Published online by Cambridge University Press: 18 July 2016
We describe a comprehensive study of carbon isotopes in several karst springs and their environs in a contemporary karst environment in the region of the Cracow-Wieluñ Upland and Western Tatra Mountains, Southern Poland. We collected samples of water, plants and carbonate deposited on aquatic plants, and obtained 13C values and 14C concentrations. We also investigated a group of the youngest calcium carbonates from caves where deposition is still being observed or ceased no more than a few hundred years ago. The determination of a 14C dilution factor (q) in these carbonates allows us to determine the “true” radiocarbon ages of old speleothems from caves in the area under investigation and enables the use of old speleothems as suitable material for extending the 14C calibration time scale, the “Absolute” age having been determined by U/Th or amino acid racemization (AAR) dating methods. Measurements of δ13C and 14C concentrations were made on dissolved inorganic carbon (DIC) extracted from water samples. Calculated values of q range from 0.55 to 0.68 and δ13C values range from −10% to −13% versus VPDB with mean values equal to 0.65 and −12%, respectively. Results indicate that the dissolution process of limestone bedrock is a closed system with the dominating contributor being biogenic carbon dioxide.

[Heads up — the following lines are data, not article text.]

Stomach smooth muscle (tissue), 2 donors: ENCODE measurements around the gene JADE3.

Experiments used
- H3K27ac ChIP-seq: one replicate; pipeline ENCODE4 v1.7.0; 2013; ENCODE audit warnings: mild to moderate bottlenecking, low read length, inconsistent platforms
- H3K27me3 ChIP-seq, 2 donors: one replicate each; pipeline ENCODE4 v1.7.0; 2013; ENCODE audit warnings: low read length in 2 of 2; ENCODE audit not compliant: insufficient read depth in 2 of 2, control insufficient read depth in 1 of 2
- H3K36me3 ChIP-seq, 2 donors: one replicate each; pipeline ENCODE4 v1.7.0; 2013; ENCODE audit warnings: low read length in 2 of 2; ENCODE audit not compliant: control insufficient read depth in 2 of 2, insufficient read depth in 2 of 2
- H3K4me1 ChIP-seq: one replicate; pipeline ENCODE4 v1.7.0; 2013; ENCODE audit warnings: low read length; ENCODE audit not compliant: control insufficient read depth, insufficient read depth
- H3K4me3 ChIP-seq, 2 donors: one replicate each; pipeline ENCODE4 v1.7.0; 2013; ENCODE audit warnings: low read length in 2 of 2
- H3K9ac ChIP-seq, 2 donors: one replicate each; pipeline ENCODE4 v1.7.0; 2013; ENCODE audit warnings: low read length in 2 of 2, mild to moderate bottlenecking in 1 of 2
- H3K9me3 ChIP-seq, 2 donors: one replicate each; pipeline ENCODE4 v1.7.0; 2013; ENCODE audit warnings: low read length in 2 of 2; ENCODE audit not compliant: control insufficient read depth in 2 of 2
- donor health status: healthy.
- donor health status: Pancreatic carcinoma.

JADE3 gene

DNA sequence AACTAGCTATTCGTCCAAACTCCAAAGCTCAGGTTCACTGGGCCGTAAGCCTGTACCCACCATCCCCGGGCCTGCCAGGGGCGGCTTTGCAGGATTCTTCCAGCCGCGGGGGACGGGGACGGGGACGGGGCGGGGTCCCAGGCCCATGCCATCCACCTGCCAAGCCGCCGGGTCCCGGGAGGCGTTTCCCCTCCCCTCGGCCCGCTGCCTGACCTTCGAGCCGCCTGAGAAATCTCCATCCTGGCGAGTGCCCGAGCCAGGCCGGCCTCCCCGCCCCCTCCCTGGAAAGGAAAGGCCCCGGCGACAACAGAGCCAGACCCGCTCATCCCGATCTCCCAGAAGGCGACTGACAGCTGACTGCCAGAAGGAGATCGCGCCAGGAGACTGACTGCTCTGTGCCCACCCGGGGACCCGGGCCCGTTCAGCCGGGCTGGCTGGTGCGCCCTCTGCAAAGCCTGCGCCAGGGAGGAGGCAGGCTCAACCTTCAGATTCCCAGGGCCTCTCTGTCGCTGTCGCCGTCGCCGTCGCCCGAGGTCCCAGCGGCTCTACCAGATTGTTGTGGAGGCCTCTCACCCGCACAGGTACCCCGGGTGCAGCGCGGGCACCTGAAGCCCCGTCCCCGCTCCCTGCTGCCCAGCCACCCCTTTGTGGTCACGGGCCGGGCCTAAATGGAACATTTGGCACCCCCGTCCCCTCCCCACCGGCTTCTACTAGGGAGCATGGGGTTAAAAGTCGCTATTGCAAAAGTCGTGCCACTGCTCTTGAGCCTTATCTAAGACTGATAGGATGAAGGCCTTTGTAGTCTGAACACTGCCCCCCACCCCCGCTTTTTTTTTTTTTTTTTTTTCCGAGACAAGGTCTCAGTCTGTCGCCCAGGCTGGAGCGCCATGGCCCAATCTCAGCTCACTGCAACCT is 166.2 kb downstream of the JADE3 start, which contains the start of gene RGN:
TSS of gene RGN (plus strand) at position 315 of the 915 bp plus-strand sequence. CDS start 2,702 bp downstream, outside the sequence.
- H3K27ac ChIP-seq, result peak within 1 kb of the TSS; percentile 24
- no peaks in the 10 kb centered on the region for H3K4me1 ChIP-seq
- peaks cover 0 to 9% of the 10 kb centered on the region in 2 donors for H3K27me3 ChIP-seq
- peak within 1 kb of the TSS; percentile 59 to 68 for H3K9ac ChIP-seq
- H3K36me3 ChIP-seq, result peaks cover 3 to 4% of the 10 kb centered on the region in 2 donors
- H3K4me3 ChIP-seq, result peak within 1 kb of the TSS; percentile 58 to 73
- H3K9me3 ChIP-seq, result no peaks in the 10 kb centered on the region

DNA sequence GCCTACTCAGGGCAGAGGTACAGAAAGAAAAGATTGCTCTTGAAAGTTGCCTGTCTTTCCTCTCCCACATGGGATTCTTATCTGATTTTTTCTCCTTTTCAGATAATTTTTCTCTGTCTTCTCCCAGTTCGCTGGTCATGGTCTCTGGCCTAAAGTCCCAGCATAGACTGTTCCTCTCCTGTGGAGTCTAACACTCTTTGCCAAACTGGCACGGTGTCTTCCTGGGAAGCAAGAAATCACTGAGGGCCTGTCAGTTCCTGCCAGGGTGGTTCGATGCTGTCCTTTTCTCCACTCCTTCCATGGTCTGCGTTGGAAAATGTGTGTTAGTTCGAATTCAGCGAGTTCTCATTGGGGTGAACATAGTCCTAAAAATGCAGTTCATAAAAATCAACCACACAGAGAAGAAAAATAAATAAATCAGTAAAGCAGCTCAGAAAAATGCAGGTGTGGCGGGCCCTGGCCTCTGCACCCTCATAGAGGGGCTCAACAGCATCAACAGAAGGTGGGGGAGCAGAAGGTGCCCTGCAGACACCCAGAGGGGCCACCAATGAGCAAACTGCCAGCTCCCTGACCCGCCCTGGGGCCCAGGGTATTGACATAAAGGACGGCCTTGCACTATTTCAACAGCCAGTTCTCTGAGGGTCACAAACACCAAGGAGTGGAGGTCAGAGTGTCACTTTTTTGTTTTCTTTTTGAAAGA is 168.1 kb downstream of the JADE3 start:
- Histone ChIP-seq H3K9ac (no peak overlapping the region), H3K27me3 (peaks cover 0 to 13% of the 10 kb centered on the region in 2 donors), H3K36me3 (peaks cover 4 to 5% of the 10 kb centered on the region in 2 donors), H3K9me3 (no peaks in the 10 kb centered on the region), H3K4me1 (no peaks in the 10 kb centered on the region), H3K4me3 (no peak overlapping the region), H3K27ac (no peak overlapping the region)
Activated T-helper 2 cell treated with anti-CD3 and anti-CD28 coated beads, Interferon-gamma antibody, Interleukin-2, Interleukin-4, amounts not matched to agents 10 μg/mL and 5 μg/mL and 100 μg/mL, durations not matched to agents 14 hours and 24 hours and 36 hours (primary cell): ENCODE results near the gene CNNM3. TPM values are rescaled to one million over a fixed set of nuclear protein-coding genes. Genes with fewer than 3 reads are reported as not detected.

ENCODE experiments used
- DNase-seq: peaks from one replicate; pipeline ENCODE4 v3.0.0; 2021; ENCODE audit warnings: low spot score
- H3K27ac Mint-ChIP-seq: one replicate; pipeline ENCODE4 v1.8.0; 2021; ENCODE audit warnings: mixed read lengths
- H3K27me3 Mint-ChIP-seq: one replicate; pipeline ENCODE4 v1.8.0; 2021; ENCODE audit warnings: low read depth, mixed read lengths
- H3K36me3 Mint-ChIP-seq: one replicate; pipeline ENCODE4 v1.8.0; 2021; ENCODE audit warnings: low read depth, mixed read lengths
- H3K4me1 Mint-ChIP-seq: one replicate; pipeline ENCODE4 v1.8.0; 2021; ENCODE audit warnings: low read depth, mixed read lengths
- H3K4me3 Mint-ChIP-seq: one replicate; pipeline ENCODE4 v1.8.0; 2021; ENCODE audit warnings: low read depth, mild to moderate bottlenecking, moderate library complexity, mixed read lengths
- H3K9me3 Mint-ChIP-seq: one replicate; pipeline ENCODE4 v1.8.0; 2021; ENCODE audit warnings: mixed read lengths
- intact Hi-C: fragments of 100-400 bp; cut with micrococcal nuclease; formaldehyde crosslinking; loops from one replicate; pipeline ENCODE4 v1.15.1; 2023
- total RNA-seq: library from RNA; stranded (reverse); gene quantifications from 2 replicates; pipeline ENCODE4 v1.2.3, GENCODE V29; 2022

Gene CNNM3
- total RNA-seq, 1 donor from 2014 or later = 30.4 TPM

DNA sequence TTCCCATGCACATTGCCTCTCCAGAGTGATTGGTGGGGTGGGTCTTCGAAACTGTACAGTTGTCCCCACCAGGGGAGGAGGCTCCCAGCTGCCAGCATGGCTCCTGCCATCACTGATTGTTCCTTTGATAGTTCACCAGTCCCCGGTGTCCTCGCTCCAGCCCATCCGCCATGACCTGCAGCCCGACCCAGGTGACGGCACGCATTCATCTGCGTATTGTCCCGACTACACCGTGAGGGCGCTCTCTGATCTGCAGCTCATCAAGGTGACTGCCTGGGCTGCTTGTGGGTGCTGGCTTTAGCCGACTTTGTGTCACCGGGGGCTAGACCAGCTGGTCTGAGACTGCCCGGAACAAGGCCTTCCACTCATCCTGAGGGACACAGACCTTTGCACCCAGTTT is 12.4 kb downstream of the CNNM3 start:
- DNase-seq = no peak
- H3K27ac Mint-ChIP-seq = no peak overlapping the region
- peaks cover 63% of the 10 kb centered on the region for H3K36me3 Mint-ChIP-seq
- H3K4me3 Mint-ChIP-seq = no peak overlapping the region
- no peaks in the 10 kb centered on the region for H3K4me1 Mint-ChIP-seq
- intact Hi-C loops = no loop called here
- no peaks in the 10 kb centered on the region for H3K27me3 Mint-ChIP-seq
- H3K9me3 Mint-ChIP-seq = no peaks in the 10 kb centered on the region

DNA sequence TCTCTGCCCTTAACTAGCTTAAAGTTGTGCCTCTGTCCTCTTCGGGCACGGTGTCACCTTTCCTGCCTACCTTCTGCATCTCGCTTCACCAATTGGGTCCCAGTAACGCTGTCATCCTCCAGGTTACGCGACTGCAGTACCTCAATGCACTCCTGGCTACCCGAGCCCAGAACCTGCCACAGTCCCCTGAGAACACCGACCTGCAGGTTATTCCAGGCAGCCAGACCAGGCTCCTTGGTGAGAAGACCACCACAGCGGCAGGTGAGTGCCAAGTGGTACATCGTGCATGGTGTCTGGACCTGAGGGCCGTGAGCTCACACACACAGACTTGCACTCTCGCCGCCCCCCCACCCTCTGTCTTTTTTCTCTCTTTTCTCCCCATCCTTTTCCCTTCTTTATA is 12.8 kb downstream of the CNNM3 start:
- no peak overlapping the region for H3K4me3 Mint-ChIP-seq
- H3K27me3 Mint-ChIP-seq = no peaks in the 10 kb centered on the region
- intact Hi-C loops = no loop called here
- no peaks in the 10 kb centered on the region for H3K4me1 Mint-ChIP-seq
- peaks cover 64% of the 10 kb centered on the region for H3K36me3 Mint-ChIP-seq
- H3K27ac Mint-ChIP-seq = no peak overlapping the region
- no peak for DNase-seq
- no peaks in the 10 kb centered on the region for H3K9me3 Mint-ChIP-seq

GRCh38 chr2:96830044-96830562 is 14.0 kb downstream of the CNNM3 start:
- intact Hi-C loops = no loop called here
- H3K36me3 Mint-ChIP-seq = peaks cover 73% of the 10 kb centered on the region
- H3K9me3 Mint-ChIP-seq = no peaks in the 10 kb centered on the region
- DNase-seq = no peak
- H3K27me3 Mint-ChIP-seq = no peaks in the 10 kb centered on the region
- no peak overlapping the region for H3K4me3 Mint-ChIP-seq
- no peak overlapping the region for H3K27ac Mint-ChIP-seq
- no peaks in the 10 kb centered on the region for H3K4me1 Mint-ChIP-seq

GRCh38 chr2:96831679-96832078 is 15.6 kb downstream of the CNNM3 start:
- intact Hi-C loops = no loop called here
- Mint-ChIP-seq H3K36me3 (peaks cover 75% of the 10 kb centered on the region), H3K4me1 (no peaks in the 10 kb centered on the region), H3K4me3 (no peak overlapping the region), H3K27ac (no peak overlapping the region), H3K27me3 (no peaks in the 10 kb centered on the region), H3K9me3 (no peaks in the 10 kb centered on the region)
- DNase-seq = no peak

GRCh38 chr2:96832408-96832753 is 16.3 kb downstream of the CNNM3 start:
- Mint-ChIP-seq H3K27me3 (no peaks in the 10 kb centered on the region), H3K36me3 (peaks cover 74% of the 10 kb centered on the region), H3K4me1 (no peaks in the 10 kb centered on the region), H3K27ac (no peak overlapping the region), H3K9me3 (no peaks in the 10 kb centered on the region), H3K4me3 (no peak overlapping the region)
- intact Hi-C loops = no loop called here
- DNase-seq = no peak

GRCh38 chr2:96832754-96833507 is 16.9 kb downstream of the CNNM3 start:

Isotopic composition of carbon in contemporary plants collected at the karstic springs at 3 localities is highly diverse, with different species distinctly varying in both q and δ13C values. Extremely light values of 13C (under −40%), observed in Algae and Hyloconium splendens, are correlated with 14C concentrations that are much lower than 100 pMC. Small systematic changes of isotopic composition were found in plants of the same species collected along streams at various distances from the spring. The youngest calcium carbonates from different caves show a relatively high scatter of both δ13C values and 14C concentration. The lower reservoir effect for 14C is observed in samples with higher value of δ13C, indicating equilibrium conditions in the sedimentation of carbonate. Pazdur et al. (1995b) presented 14C dating results and paleoclimatic interpretation of 170 14C analyses of 89 speleothems from 41 caves obtained through 1994. Investigations continued until early 1997, during which time a speleothem, JWi2, was dated by 14C, U/Th and AAR dating methods, and its stable isotope composition (δ13C and δ18O) analyzed in detail (reported here). Carbon isotope analyses indicate very large differences among results obtained by U/Th, AAR, and 14C dating methods.